I understand how to write a single word into a string variable i also understand how to write a sentence into a string variable if it is one line. I would like to know how you write a sentence into a string if the sentence is more than two or more lines long.
You concatenate each line to the end of the string. You will probably have to also append a newline ('\n') before each line, or if you do not wish to preserve the lines then a space will do instead. To do this you use 2 strings - one containing the characters for each line and the other is the whole sentence being built from the lines.
The pseudo code looks like this:
For each line:
Read line into line_string
If sentence_string is not empty:
Append newline to sentence_string
Append line_string to sentence_string
End For Each
When translating into C++ you will find the 'for each line' logic a little more complex - it is easier to use a bottom tested do...while loop. Further, the easiest string type to use for the sentence is a C++ std::string, but the type that is passed to and from istream::getline is a C-style char array. The following is an example program to read many lines and build a sentence string from them:
#include <string> // C++ string classes for std::sting
#include <cstring> // C string declarations for strlen
#include <iostream> // C++ iostreams for std::cin and std::cout
// line_string is a C-style char array for std::istream::getline
size_t const MaxLineLength(1024);
char line_string[ MaxLineLength ];
// sentence_string can be a std::string however.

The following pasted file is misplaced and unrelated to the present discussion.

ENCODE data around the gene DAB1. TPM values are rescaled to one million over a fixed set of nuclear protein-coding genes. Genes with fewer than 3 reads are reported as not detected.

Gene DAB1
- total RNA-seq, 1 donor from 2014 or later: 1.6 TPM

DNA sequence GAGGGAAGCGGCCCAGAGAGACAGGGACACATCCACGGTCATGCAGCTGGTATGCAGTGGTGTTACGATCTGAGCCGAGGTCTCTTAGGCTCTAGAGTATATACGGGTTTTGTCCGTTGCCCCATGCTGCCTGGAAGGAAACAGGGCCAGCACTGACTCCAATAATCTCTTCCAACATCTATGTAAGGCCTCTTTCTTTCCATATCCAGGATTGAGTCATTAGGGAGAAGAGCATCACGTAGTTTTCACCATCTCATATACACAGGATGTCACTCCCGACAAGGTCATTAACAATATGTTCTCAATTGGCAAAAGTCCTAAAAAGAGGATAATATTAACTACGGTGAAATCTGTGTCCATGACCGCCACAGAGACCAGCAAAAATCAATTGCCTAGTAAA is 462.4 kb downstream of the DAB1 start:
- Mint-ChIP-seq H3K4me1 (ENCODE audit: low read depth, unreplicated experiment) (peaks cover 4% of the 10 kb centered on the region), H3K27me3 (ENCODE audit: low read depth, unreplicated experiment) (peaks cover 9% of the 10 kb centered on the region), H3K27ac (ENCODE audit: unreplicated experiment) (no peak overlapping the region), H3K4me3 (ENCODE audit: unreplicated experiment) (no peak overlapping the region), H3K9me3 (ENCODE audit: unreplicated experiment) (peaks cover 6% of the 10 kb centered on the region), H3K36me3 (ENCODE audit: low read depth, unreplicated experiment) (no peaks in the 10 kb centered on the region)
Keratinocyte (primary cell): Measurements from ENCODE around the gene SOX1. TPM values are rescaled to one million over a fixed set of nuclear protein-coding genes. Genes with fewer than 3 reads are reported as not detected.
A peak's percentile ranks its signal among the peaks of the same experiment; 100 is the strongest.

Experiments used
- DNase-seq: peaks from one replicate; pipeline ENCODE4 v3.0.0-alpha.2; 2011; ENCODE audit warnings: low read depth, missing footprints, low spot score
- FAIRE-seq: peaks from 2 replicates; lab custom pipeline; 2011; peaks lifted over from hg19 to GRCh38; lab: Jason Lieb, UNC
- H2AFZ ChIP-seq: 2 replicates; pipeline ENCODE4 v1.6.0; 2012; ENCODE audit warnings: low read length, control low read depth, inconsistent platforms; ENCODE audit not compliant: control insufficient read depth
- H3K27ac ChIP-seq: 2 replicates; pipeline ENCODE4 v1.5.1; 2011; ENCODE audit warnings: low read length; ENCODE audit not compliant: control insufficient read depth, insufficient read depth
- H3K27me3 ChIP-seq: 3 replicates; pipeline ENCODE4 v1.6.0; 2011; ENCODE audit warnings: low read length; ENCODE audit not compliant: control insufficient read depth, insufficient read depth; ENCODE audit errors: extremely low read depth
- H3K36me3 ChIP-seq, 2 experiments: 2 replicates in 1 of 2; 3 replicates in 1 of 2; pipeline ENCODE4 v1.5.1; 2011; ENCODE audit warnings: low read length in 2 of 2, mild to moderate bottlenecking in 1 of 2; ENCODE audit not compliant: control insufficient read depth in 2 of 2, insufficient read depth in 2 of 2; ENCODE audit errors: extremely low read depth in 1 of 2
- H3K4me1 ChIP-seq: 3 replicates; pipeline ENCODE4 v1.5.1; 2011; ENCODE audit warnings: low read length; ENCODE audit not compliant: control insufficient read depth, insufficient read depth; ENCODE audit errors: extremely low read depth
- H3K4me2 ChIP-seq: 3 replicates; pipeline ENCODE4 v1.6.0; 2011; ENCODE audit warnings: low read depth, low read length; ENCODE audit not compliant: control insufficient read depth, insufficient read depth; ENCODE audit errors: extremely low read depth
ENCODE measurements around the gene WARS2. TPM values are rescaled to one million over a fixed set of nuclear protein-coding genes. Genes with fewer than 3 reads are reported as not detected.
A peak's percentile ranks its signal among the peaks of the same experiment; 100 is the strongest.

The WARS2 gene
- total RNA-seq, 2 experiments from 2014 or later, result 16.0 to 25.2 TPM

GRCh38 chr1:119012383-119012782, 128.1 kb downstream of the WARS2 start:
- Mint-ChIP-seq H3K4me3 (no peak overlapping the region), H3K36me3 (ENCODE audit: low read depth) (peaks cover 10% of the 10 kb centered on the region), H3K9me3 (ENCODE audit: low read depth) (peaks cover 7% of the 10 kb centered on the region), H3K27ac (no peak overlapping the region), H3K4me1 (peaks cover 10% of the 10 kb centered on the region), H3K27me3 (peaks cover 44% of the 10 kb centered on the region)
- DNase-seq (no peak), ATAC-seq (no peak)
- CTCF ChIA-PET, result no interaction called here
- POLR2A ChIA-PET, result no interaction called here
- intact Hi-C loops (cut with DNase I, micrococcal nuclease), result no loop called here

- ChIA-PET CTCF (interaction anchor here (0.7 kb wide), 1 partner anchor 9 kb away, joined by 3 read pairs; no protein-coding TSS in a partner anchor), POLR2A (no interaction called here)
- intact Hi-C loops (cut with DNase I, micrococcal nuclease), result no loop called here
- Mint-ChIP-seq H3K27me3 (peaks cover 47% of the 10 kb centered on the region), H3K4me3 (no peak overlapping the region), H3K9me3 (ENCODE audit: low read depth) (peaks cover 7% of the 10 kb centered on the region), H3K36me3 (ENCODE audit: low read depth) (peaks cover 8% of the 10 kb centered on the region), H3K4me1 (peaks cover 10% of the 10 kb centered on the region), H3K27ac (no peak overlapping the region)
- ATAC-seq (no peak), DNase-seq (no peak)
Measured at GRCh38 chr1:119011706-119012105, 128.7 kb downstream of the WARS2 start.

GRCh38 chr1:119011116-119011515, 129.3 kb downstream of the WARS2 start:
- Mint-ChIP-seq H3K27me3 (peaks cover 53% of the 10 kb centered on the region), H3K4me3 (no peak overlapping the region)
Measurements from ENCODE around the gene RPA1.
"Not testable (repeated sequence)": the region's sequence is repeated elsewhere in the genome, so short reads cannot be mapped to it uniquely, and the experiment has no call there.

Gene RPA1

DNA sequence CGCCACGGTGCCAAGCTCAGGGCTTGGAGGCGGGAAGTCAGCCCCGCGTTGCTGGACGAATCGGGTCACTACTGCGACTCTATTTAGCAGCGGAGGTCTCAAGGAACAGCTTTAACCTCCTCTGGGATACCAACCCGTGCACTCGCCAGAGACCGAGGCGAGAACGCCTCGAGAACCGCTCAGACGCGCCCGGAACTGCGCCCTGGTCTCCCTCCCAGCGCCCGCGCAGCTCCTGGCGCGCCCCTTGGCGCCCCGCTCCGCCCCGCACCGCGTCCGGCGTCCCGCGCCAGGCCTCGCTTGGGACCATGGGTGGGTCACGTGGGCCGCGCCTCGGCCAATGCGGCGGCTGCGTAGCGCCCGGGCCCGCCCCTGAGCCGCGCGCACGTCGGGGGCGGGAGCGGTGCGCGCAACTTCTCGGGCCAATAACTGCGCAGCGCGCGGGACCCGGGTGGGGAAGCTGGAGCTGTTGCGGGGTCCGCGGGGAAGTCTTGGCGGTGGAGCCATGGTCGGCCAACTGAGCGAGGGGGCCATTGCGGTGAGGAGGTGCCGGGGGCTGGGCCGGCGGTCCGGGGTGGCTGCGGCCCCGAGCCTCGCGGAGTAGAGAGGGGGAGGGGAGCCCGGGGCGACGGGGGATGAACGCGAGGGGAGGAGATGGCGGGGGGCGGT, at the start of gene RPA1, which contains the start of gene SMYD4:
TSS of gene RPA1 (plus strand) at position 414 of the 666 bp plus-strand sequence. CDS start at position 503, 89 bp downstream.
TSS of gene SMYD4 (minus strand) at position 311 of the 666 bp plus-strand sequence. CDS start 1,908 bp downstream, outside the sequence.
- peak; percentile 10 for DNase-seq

// The line length is used to detect when we are done
size_t line_length( 0 );
// Prompt user
std::cout << "Please enter text. "
"It can use many lines. "
"Enter a blank line to stop:\n"
// Start line reading, sentence building loop
// Read line and obtain line length
std::cin.getline( line_string, MaxLineLength );
line_length = strlen( line_string );
// Don't process line_string if it is empty
if ( line_length > 0 )
// If we already have text in the sentence append a newline
if ( ! sentence_string.empty() )
sentence_string += '\n';
// Append line_string text to sentence_string
sentence_string += line_string;
} // Continue while line_stirng not empty
while ( line_length > 0 );
// Display final sentence_string value:
std::cout << "Sentence:\n" << sentence_string << '\n';
system( "pause" );
If sentence_string were also a C-style char array then you would use
strcat( sentence_string, line_string );
However strcat does _not_ allocate more space for the sentence_string array if it is needed as std::string will. Instead strcat will try to copy the data off the end of the array if there is not enough room.
If you are lucky this will cause the program to crash immediately and if you are not will either cause a crash later or other values to be 'mysteriously' changed because the memory they occupied was overwritten. This sort of thing is called a 'buffer overrun' and is a major source of security problems in software.